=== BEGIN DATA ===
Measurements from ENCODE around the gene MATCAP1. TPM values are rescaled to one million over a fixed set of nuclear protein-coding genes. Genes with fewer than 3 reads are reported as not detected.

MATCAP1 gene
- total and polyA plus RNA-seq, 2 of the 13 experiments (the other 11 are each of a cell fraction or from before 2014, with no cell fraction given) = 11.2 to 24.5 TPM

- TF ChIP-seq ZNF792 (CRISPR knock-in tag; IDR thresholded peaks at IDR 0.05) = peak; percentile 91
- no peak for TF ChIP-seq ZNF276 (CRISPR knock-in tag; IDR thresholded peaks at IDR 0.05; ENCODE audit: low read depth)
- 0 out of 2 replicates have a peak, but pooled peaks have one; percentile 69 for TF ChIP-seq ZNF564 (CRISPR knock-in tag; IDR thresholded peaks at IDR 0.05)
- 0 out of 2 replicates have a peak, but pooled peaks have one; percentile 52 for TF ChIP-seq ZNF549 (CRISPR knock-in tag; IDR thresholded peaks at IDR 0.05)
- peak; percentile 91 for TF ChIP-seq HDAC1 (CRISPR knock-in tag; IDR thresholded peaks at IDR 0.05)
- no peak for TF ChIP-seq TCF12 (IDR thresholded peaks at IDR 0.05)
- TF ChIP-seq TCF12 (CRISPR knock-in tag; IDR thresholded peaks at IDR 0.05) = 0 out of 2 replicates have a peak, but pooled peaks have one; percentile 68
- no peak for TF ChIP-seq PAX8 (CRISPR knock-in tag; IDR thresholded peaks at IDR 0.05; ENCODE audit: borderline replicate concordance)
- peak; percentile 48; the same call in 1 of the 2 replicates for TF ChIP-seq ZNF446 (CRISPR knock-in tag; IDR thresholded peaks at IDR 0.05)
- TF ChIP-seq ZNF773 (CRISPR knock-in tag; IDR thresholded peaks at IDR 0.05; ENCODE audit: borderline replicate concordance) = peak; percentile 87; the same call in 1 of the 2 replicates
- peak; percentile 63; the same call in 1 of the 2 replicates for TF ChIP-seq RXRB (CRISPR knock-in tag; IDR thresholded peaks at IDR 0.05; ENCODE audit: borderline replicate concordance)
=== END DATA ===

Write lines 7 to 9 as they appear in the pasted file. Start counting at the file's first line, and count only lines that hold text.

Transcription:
- 0 out of 2 replicates have a peak, but pooled peaks have one; percentile 52 for TF ChIP-seq ZNF549 (CRISPR knock-in tag; IDR thresholded peaks at IDR 0.05)
- peak; percentile 91 for TF ChIP-seq HDAC1 (CRISPR knock-in tag; IDR thresholded peaks at IDR 0.05)
- no peak for TF ChIP-seq TCF12 (IDR thresholded peaks at IDR 0.05)